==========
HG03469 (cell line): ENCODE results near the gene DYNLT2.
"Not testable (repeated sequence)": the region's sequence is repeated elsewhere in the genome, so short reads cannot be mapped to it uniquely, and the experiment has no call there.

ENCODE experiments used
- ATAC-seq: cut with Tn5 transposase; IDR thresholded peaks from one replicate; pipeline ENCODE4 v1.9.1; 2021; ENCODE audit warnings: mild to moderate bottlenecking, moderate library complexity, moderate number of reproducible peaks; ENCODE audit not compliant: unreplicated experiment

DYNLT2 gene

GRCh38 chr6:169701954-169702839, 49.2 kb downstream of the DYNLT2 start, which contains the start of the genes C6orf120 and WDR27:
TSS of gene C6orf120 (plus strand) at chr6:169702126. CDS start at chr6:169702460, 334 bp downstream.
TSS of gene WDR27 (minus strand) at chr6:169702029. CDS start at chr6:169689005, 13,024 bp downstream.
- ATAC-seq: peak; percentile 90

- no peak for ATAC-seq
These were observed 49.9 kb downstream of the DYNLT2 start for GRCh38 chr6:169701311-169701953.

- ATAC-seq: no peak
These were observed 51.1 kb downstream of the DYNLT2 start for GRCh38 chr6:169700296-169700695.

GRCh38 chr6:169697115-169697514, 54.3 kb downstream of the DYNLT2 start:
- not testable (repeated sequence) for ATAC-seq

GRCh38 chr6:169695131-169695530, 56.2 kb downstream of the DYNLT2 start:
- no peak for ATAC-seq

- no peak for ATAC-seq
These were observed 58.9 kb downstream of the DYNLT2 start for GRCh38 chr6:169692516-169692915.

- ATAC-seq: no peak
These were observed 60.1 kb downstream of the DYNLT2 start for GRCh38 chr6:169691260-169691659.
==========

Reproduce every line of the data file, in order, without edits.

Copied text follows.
HG03469 (cell line): ENCODE results near the gene DYNLT2.
"Not testable (repeated sequence)": the region's sequence is repeated elsewhere in the genome, so short reads cannot be mapped to it uniquely, and the experiment has no call there.

ENCODE experiments used
- ATAC-seq: cut with Tn5 transposase; IDR thresholded peaks from one replicate; pipeline ENCODE4 v1.9.1; 2021; ENCODE audit warnings: mild to moderate bottlenecking, moderate library complexity, moderate number of reproducible peaks; ENCODE audit not compliant: unreplicated experiment

DYNLT2 gene

GRCh38 chr6:169701954-169702839, 49.2 kb downstream of the DYNLT2 start, which contains the start of the genes C6orf120 and WDR27:
TSS of gene C6orf120 (plus strand) at chr6:169702126. CDS start at chr6:169702460, 334 bp downstream.
TSS of gene WDR27 (minus strand) at chr6:169702029. CDS start at chr6:169689005, 13,024 bp downstream.
- ATAC-seq: peak; percentile 90

- no peak for ATAC-seq
These were observed 49.9 kb downstream of the DYNLT2 start for GRCh38 chr6:169701311-169701953.

- ATAC-seq: no peak
These were observed 51.1 kb downstream of the DYNLT2 start for GRCh38 chr6:169700296-169700695.

GRCh38 chr6:169697115-169697514, 54.3 kb downstream of the DYNLT2 start:
- not testable (repeated sequence) for ATAC-seq

GRCh38 chr6:169695131-169695530, 56.2 kb downstream of the DYNLT2 start:
- no peak for ATAC-seq

- no peak for ATAC-seq
These were observed 58.9 kb downstream of the DYNLT2 start for GRCh38 chr6:169692516-169692915.

- ATAC-seq: no peak
These were observed 60.1 kb downstream of the DYNLT2 start for GRCh38 chr6:169691260-169691659.